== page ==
History's worst Genocide
In utter frustration, the Pakistan military went for indiscriminate killing of innocent people, wide-scale destruction of villages, raping of women and looting and plunder. By playing up religious sentiments, they tried to instigate the simple-minded Bengalee Muslims to kill or drive out the Hindus who were painted as pro-Indian.
By playing on similar sentiments, they created some auxiliary forces such as the Al-Badr, Al-Shams and Razakars to collaborate with the military in identifying and eliminating all those who sympathized with the War of Liberation. The Freedom Fighters, who were operating behind the enemy lines, were to be hunted down and delivered to the military for torture and killing. So-called Peace Committees composed of collaborators were set up at different places to show that normalcy prevailed.
The repression grew in scale and intensity as the Pakistani military junta watched the freedom fighters grow in strength and achieve one success after another. To hoodwink the international community, it launched a worldwide campaign to paint that the Liberation War was a rebellion against the sovereignty of Pakistan and that their arch enemy India was behind all this.
The fact that about 10 million Bengalees had fled to India to escape the military repression was depicted as India's own game to draw international sympathy. However, the truth about the character of the liberation war and the atrocities committed by the military became known to the wider world through independent reports by the foreign journalists and despatches sent home by the diplomatic community in Dhaka.
About the crackdown of March 25, Simon Dring's report to the Daily Telegraph of London, smuggled out of Dhaka and published on March 30, was one of many such reports. It said: "An estimated three battalions of troops were used in the attack on Dhaka - one of armoured, one of artillery and one of infantry. They started leaving their barracks shortly before 10 p.m. By 11 p.m. firing had broken out and the people who started to erect makeshift barricades-overturned cars, tree stumps, furniture, concrete piping-became early casualties. Sheikh Mujibur was warned by telephone that something was happening, but he refused to leave his house." "If I go into hiding they will burn the whole of Dhaka to find me," he told an aide who escaped arrest.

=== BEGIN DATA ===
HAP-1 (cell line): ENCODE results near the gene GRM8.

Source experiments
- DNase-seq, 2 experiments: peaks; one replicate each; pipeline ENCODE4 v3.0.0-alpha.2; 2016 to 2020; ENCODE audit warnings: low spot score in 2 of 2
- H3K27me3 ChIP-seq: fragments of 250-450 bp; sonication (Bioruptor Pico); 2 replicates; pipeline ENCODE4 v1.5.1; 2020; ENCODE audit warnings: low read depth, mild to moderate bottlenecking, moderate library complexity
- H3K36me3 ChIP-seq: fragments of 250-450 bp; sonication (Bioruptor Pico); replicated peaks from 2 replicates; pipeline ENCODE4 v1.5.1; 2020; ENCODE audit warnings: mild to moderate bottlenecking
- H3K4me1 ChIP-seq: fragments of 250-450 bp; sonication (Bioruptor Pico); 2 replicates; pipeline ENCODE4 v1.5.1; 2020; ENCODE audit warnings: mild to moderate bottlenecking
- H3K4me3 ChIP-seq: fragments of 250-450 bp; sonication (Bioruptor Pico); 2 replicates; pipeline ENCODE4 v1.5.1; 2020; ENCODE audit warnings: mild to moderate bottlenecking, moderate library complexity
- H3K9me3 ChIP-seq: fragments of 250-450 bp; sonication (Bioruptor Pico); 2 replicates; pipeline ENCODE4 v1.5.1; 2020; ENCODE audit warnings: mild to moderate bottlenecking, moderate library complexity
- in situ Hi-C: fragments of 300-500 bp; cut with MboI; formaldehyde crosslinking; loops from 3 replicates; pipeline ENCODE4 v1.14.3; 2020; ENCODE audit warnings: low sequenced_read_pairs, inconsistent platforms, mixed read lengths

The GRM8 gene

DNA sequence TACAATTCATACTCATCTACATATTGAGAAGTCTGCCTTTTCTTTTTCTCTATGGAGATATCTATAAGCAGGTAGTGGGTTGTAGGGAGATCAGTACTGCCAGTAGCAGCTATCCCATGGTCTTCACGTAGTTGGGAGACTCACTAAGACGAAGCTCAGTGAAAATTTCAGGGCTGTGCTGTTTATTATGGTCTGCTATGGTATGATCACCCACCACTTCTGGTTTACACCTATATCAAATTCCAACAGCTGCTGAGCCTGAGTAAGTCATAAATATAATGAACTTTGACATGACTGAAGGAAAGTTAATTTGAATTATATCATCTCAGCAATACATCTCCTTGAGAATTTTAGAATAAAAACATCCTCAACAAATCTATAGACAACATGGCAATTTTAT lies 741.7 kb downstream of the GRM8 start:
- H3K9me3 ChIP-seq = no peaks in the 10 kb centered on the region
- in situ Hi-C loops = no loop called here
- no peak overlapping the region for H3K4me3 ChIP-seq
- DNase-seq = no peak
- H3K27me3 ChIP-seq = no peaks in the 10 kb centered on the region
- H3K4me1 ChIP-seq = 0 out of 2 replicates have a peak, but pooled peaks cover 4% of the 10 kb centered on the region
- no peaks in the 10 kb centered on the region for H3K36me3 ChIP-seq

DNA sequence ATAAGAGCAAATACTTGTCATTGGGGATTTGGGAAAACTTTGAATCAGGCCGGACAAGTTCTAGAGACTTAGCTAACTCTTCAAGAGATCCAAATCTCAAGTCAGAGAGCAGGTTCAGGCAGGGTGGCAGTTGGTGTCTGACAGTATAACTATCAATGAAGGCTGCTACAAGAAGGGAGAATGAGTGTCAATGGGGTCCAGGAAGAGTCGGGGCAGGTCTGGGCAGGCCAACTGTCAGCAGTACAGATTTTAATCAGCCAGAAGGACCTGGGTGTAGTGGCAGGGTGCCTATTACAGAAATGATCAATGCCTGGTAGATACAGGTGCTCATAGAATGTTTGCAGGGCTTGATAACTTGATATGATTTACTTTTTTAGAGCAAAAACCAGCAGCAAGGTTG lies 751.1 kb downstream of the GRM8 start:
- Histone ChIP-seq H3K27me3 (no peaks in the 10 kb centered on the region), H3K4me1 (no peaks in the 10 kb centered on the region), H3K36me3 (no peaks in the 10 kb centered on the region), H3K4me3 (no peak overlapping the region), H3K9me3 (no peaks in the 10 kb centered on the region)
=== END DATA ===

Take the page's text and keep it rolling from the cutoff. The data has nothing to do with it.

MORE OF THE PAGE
The students were also warned, but those who were still around later said that most of them thought they would only be arrested. Led by M-24 World War II tanks, one column of troops sped to Dhaka University shortly after midnight. Troops took over the British Council Library and used it as fire-base from which to shell nearby dormitory areas.
Caught completely by surprise, some 200 students were killed in Iqbal Hall headquarters of the militantly anti-government students' union, I was told. Two days later, bodies were still smoldering in burnt-out rooms; others were scattered outside, more floated in a near-by lake, an art student lay sprawled across his easel. The military removed many of the bodies, but the 30 bodies still there could never have accounted for all the blood in the corridors of Iqbal Hall."
The road to freedom for the people of Bangladesh was arduous and tortuous, smeared with blood, toil and sacrifices. In the contemporary history, perhaps no nation paid so dearly as the Bengalees did for their emancipation. During the nine months of the War, the Pakistan military killed an estimated three million people and inflicted brutalities on millions more before their ignominious defeat and the surrender of nearly a hundred thousand troops on 16 December 1971.
Thousands of their well-armed troops were killed by the freedom fighters. The War of Liberation was literally fought in the name of Bangabandhu and under the leadership of the government which his party formed during those trying and eventful days.
That, briefly, was the genesis of the Liberation War. The Liberation War was not, however, fought on the battlefield alone. Thousands of unarmed people including women and children provided support to the freedom fighters-in running errands, hiding or transporting arms and ammunition, providing shelter and food, nursing the sick and the wounded and in myriad other ways.
In consonance with Bangabandhu's Declaration of Independence, a provisional revolutionary government was formed in exile on April 17,1971 in Mujibnagar with Bangabandhu as the President in absentia, In his absence, the Acting President Syed Nazrul Islam with Tajuddin Ahmed as Prime Minister coordinated the war operations, arranged funds and carried on negotiations with foreign governments.
The radio station calling itself 'Swadhin Bangla Betar Kendra' kept on transmitting patriotic programmes throughout the war to inspire the Freedom Fighters as well as the people behind the Pak army line, A recurrent theme of these programmes was Bangabandhu Sheikh Mujibur Rahman's Declaration of Independence and his 7th March speech at Suhrawardy Uddyan.
Several hundred civil servants took grave risks, left their posts and joined the Government-in-exile. Scores of Bengalee diplomats defected from Pakistani Missions abroad and worked to mould international opinion in favour of Bangladesh.
Thousands of Bengalee expatriates joined hands with their foreign friends and sympathizers in raising funds and building public opinion for the cause of liberation. The contributions and efforts of all combined to take the war to its glorious end in such a short time. That is how Bangabandhu's dream of an independent state of Bangladesh finally materialized.
Source: Ministry of Foreign Affairs Bangladesh